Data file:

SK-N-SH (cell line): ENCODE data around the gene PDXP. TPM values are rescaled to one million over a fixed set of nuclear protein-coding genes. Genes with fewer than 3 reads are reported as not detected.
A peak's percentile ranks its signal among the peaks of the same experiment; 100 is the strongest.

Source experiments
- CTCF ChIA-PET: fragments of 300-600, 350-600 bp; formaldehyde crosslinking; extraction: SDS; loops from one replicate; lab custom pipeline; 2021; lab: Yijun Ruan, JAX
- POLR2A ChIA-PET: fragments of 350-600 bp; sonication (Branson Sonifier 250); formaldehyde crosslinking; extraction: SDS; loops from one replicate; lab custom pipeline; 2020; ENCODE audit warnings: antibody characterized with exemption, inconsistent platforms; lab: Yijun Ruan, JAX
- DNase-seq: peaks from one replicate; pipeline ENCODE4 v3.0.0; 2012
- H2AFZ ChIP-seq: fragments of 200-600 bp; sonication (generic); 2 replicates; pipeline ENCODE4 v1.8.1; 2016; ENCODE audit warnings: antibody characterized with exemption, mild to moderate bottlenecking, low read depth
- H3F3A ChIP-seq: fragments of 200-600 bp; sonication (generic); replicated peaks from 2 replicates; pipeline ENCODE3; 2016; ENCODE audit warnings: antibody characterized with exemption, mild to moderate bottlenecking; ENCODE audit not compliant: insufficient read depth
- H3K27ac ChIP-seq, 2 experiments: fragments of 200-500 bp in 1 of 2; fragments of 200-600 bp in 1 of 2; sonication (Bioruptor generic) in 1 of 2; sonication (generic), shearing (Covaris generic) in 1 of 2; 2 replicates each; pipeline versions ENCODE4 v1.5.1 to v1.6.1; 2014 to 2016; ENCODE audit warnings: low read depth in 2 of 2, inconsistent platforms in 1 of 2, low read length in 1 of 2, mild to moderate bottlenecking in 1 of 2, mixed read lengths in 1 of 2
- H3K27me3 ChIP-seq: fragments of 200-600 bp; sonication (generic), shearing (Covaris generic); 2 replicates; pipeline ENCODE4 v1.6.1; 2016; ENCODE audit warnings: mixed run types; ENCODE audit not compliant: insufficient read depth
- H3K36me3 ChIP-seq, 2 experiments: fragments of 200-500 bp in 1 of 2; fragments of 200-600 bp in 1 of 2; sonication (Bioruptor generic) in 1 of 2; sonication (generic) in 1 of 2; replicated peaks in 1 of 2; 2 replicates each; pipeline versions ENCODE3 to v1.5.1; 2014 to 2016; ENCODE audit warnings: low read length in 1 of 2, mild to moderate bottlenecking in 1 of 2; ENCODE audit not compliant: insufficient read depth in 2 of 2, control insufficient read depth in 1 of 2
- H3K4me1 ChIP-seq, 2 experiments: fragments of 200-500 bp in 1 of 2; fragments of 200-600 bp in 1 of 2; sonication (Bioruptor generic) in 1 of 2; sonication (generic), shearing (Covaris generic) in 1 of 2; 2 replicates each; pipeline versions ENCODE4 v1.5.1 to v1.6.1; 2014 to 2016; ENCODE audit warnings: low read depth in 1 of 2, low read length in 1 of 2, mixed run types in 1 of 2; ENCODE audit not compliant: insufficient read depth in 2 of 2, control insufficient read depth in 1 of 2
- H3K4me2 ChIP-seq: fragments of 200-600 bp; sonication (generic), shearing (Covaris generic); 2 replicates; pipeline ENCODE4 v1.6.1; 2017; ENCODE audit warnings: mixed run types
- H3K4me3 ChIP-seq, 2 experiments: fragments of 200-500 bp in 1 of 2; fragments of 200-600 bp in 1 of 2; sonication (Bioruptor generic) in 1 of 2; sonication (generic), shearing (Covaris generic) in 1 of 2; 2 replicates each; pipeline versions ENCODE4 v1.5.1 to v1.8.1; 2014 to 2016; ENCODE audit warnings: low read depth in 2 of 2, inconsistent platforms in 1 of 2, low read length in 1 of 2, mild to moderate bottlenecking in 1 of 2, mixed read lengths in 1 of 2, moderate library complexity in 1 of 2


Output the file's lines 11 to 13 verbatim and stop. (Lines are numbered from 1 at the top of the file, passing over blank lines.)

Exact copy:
- H3K36me3 ChIP-seq, 2 experiments: fragments of 200-500 bp in 1 of 2; fragments of 200-600 bp in 1 of 2; sonication (Bioruptor generic) in 1 of 2; sonication (generic) in 1 of 2; replicated peaks in 1 of 2; 2 replicates each; pipeline versions ENCODE3 to v1.5.1; 2014 to 2016; ENCODE audit warnings: low read length in 1 of 2, mild to moderate bottlenecking in 1 of 2; ENCODE audit not compliant: insufficient read depth in 2 of 2, control insufficient read depth in 1 of 2
- H3K4me1 ChIP-seq, 2 experiments: fragments of 200-500 bp in 1 of 2; fragments of 200-600 bp in 1 of 2; sonication (Bioruptor generic) in 1 of 2; sonication (generic), shearing (Covaris generic) in 1 of 2; 2 replicates each; pipeline versions ENCODE4 v1.5.1 to v1.6.1; 2014 to 2016; ENCODE audit warnings: low read depth in 1 of 2, low read length in 1 of 2, mixed run types in 1 of 2; ENCODE audit not compliant: insufficient read depth in 2 of 2, control insufficient read depth in 1 of 2
- H3K4me2 ChIP-seq: fragments of 200-600 bp; sonication (generic), shearing (Covaris generic); 2 replicates; pipeline ENCODE4 v1.6.1; 2017; ENCODE audit warnings: mixed run types